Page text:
Review: ‘Lovers in a Dangerous Spacetime’

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Act as pilot, gunner and shield operator. Defeat bosses. Open warp gates. And collect… space bunnies?

If that premise sounds ridiculous to you it’s because it is, but the co-op gameplay that surrounds it holds up pretty well.

Teaming up with a partner on the couch (no online play in this game), or a trusty animal AI friend responding to commands, the core gameplay of Lovers in a Dangerous Spacetime has players rushing to rooms of their circular 2D spaceship, each one allowing control over a different part of the ship. The default ship includes four turret rooms, a station for you to rotate your shield around the ship, a slowly-recharging and easily forgettable super-weapon, a map and a pilot’s seat.

Steering your ship is a must, so most of the time one player has to control everything else.

Steering your ship is a must, so most of the time one player has to control everything else.

 

Only being able to use two of these devices at once forces both players to think strategically. Each player needs to constantly look out for where they can best be used. When playing by oneself, the player has the ability to control which room their companion stations itself in by bringing up a selection wheel and slowing the action with the press of a button. Being able to have one mind controlling everything helps with coordination, but the AI partner is unrealistically good at things like aiming, and frustratingly bad at things like figuring out who the best enemy to shoot first is.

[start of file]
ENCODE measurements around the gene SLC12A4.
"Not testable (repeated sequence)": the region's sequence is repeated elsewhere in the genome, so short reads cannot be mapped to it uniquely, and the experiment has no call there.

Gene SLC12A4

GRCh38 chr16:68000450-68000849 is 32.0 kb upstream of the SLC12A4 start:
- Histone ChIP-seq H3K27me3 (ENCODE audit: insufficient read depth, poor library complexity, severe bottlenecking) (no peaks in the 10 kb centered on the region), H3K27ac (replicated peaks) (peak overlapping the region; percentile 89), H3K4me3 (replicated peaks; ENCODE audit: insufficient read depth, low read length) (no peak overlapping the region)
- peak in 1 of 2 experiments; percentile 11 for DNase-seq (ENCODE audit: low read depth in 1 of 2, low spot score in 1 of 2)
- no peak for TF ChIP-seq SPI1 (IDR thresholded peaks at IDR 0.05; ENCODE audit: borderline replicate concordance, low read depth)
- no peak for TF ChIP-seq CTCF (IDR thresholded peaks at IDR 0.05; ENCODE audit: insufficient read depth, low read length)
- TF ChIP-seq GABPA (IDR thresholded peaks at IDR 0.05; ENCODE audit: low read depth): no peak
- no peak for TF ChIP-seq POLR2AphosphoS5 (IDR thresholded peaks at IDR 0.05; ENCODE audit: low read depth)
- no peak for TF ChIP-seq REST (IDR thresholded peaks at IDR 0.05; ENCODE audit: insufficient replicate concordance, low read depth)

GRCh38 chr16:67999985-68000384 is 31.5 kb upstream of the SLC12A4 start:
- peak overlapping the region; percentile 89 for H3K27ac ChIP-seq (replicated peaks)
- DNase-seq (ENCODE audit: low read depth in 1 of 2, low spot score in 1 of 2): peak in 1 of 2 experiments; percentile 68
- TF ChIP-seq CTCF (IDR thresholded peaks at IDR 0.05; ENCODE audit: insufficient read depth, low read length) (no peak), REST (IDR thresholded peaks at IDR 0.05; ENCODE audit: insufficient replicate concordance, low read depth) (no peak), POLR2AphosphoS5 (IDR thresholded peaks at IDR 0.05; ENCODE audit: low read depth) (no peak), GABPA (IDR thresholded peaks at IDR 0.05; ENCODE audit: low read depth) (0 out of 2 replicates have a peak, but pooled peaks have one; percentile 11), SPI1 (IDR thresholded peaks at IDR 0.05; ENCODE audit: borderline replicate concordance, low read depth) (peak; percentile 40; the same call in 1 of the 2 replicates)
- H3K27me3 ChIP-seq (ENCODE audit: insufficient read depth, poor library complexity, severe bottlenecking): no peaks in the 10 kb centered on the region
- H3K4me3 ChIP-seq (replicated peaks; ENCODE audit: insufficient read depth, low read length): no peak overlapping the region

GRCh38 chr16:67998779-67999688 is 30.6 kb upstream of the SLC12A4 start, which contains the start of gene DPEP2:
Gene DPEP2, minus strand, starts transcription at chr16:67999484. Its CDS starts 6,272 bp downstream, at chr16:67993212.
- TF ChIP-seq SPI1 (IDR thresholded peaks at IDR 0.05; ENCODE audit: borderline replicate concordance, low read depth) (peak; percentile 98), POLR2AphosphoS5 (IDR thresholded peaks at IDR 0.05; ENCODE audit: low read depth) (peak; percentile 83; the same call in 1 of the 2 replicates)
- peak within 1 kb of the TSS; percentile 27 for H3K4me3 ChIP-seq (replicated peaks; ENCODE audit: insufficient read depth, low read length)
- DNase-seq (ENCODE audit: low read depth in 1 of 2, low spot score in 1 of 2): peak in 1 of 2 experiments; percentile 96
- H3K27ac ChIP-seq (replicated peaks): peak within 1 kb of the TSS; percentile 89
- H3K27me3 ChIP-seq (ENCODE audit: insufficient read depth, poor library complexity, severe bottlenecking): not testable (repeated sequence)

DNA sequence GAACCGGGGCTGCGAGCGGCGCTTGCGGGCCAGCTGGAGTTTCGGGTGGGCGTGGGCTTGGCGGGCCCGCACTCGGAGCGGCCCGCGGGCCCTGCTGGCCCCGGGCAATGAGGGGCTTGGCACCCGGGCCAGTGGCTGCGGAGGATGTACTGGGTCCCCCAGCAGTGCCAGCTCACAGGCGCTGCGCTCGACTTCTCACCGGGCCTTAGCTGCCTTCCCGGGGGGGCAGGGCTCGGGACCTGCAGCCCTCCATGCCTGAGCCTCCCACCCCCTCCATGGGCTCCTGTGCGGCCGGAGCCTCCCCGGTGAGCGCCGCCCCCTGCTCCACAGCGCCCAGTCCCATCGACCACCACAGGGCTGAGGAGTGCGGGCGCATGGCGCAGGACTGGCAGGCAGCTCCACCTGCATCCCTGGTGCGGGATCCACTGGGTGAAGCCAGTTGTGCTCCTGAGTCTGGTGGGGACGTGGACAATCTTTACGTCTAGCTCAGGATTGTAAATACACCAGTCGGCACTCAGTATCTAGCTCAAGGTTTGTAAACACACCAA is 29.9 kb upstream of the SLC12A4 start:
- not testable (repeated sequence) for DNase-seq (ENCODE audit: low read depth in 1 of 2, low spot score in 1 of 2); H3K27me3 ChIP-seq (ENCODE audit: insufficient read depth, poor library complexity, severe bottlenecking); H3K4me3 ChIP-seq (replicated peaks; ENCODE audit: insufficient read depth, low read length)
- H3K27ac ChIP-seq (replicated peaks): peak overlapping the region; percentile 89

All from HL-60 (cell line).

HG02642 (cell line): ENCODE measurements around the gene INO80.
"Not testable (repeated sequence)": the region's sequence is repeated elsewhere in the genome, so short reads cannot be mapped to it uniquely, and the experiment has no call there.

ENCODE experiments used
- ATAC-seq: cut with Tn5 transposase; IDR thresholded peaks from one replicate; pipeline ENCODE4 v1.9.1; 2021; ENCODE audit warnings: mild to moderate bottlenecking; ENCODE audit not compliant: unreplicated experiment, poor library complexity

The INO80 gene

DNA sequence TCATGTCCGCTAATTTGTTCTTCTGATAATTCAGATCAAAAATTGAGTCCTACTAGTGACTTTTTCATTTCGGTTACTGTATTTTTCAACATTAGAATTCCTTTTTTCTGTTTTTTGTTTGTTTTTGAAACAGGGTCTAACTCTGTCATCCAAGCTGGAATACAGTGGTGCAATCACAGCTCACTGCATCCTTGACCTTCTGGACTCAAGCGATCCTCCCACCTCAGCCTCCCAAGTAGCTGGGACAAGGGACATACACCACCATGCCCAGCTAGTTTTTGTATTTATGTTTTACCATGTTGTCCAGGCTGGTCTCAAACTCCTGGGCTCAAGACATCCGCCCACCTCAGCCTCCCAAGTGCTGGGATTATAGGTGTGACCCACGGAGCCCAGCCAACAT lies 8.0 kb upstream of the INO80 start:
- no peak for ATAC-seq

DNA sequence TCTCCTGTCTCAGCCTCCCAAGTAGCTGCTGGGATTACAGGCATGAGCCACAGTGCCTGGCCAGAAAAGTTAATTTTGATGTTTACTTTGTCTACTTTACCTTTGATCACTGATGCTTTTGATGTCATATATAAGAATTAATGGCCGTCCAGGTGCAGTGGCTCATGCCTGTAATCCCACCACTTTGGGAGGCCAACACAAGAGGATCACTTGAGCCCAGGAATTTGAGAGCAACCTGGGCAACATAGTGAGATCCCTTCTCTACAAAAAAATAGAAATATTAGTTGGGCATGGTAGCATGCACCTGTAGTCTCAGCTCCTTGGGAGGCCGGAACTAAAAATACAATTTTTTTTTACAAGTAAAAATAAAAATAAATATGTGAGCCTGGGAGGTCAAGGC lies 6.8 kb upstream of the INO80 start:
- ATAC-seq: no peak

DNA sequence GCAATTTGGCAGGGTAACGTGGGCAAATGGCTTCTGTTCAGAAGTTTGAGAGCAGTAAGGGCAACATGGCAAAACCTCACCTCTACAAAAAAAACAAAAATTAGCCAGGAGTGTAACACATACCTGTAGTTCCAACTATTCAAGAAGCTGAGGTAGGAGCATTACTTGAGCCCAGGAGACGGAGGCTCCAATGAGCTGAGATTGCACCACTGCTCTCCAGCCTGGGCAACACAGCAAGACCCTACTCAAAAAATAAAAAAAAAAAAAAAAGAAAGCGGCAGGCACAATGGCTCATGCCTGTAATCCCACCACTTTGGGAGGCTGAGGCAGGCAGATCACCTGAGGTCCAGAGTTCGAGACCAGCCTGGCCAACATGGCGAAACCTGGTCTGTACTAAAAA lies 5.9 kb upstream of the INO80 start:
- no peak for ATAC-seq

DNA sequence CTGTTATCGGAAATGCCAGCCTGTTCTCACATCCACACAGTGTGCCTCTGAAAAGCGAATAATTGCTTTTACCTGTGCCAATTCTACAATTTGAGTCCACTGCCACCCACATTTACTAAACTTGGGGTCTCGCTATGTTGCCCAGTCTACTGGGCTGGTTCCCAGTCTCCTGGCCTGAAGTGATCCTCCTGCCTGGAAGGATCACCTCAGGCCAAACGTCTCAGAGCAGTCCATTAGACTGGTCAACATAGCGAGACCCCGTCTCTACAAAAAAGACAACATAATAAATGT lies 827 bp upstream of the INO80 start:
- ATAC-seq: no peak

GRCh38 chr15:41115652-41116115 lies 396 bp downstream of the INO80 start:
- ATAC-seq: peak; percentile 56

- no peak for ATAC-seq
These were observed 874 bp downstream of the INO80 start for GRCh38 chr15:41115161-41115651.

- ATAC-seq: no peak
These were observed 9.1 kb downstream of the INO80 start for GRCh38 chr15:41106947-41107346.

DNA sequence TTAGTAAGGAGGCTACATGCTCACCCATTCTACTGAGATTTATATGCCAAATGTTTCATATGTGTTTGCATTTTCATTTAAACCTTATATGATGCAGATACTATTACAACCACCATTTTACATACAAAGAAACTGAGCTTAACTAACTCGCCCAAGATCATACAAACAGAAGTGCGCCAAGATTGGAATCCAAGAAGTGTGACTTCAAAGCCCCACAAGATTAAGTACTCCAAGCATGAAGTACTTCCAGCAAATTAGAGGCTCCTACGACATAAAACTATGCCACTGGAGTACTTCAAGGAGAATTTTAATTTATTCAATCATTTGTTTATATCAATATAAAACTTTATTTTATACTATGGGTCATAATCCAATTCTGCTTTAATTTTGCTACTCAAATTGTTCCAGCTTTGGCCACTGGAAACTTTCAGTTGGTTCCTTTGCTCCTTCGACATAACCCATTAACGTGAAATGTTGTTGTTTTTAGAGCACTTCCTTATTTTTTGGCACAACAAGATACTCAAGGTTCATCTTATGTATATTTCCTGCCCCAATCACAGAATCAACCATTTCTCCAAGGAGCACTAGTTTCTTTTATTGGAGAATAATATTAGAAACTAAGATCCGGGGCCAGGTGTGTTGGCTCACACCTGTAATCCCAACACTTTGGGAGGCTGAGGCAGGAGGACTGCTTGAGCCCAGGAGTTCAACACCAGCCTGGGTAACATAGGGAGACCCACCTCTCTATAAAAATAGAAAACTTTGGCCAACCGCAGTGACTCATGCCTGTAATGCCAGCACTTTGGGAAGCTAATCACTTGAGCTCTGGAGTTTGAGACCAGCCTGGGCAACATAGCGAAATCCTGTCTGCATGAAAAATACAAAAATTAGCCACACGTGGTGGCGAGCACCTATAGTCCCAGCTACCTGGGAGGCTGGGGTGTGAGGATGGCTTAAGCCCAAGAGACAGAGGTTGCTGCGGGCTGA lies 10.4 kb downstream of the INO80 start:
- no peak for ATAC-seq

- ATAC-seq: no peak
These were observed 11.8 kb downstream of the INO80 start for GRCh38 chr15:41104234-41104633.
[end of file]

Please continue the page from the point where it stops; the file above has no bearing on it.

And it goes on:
Lovers in a Dangerous Spacetime took me fewer than six hours to complete, but the individual levels take so long, and the core gameplay gets so repetitive, that I found myself rushing for the exit of each level the moment it opened. This could be fixed if there were a way to save the game midway through a level in order to take a break, but that feature is absent here. Another major gripe with the core gameplay comes from the need to constantly move the ship in order to complete most levels. I found this led to one player having the singular job of steering the ship while the other player takes control of the other aspects of the ship, lending to the feeling of repetition. Lovers is actually at its best during sections that didn’t require piloting the ship. Unfortunately, those moments are few and far between.

Some saving grace for the core gameplay comes from unlockable ships, which mix up room placement, the number of guns, terrain damage and how you steer the ship. It takes an incredibly long time to unlock any of these ships, though, and by the time I unlocked the first one I was 3/4 of the way through the game. Before this, the only changes to gameplay come with parts upgrades, allowing the ship to become more powerful in creative ways like turning a turret into a flail or the ship’s super weapon into a saw blade. Slowly doling out these upgrades over the course of the game allows the player to feel a sense of accomplishment and improvement as they make their way to each of the four boss battles.

Combining different upgrade types allows for some cool combination weapons.

Combining different upgrade types allows for some cool and creative combination weapons.

Spikes in the game’s difficulty, often occurring during these boss battles, contribute to frustration at the game’s lack of a mid-level saving option. Some levels were so hard to complete even on normal difficulty that I had to switch to easy at times, which still didn’t feel “easy.” This tends to lead to frustration, either at your co-op partner, yourself or your AI companion.

Lovers in a Dangerous Spacetime brings a lot of unique ideas to the table, and executes well on most of them. Unfortunately, the core gameplay becomes tedious by the end of most levels and sharp difficulty curves make parts of the game very frustrating.

 

Score: 7/10

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